BR 5:02, Apr 1989
The Hebrew Bible in medieval manuscripts
Thou shalt not make unto thee a graven image, nor any manner of likeness, of any thing that is in heaven above, or that is in the earth beneath. Thou shalt not bow down unto them, nor serve them (Exodus 20:4, 5).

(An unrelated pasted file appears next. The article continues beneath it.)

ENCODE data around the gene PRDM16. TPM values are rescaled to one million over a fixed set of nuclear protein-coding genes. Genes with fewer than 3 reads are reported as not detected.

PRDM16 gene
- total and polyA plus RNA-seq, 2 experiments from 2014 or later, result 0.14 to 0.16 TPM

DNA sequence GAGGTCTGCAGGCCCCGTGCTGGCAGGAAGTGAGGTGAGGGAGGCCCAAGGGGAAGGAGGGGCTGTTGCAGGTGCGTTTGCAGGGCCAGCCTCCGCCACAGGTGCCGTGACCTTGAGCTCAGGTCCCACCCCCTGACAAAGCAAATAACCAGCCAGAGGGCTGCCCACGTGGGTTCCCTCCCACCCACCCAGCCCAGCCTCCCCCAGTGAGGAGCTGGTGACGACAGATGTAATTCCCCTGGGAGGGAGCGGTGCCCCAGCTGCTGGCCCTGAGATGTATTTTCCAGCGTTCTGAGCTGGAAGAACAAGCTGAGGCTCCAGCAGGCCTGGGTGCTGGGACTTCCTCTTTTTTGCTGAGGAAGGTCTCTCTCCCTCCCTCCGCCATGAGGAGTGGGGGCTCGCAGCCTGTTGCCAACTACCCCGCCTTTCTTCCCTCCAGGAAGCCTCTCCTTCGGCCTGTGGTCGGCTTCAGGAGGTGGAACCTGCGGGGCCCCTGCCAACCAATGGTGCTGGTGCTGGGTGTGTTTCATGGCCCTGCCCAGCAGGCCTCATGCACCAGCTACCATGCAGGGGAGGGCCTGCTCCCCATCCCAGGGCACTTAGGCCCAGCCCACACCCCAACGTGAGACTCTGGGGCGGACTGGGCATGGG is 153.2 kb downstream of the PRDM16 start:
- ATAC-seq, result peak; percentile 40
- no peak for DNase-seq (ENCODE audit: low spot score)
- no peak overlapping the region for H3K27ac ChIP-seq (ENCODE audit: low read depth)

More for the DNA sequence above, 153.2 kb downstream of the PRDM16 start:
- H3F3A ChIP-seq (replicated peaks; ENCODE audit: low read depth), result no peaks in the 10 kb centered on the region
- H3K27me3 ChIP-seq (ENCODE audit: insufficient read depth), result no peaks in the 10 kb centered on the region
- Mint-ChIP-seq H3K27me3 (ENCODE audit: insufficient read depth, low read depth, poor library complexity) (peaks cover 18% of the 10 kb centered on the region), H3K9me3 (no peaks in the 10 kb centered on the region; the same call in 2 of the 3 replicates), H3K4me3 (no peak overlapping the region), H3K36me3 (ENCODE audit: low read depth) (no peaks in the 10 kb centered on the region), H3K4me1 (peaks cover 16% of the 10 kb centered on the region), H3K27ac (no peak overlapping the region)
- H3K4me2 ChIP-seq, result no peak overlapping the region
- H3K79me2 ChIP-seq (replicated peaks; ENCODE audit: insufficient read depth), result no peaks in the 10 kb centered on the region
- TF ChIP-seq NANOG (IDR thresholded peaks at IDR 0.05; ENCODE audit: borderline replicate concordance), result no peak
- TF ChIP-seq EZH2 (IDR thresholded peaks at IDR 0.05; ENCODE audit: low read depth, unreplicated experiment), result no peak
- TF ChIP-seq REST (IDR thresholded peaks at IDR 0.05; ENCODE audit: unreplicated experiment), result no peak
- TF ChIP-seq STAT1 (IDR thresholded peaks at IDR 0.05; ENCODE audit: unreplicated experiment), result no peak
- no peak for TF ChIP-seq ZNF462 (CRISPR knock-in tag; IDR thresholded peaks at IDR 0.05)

The Second Commandments prohibition against the worship of idols often became for Jews a prohibition against the making of figurative art. As The Hebrew Bible in Medieval Illuminated Manuscripisa makes abundantly clear, however, this interpretation of the proscription was not always followed. This handsomely produced book attempts to reveal the wealth not only of a few individual images, but also of extensively illustrated narrative cycles found in numerous manuscripts made for Jews during the Middle Ages and the early Renaissance. It achieves this admirable goal by unfolding, in the epic manner of the Bible itself, the major stories of the Hebrew Bible (what Christians refer to as the Old Testament) in chronological sequence. The author has written chapters on Adam and Eve, Noah, Abraham and Isaac, Jacob, Joseph, Moses and Aaron, David, and Solomon. Two final chapters pick up stragglers: The Man of God discusses Samson, Job, Jonah, and Daniel; and The Woman of Worth deals with Miriam, Ruth, Esther, and Judith.